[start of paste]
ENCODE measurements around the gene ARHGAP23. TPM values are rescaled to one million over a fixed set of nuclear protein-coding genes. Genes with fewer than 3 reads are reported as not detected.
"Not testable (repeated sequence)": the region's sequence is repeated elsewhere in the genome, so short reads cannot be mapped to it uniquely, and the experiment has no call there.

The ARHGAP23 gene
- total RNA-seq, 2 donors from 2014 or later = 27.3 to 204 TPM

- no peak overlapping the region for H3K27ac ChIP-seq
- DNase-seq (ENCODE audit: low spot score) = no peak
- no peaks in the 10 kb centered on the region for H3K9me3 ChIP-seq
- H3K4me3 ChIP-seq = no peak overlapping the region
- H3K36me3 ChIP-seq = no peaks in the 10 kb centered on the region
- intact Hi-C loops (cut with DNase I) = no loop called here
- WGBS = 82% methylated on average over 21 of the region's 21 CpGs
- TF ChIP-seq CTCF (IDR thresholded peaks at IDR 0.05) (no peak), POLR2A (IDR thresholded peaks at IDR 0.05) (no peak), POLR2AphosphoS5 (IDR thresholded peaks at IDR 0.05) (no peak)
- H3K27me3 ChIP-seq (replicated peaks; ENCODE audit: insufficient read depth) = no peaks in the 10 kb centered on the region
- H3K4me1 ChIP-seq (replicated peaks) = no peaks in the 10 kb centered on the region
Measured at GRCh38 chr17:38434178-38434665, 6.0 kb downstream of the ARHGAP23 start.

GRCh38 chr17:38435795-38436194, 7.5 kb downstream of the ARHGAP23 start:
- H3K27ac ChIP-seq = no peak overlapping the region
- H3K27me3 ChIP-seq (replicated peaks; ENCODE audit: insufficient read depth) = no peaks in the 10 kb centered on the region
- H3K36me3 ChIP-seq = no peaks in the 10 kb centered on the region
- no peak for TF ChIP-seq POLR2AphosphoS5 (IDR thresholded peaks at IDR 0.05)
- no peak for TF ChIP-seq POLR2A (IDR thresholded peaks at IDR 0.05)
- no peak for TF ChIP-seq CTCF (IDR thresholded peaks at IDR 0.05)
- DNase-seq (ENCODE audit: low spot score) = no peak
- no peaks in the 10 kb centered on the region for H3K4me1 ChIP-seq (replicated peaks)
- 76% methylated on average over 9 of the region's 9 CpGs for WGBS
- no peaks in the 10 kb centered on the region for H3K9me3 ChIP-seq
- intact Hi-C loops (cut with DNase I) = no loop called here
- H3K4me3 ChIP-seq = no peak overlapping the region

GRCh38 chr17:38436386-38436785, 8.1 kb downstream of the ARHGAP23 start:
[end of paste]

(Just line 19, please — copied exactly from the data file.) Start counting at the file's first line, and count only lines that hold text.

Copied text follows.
- H3K36me3 ChIP-seq = no peaks in the 10 kb centered on the region